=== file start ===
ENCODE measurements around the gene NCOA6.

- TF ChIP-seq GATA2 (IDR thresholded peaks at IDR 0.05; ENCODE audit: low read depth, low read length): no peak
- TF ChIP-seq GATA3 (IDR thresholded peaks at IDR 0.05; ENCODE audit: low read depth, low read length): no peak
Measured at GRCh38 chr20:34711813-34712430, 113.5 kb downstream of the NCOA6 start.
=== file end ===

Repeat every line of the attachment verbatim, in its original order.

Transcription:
ENCODE measurements around the gene NCOA6.

- TF ChIP-seq GATA2 (IDR thresholded peaks at IDR 0.05; ENCODE audit: low read depth, low read length): no peak
- TF ChIP-seq GATA3 (IDR thresholded peaks at IDR 0.05; ENCODE audit: low read depth, low read length): no peak
Measured at GRCh38 chr20:34711813-34712430, 113.5 kb downstream of the NCOA6 start.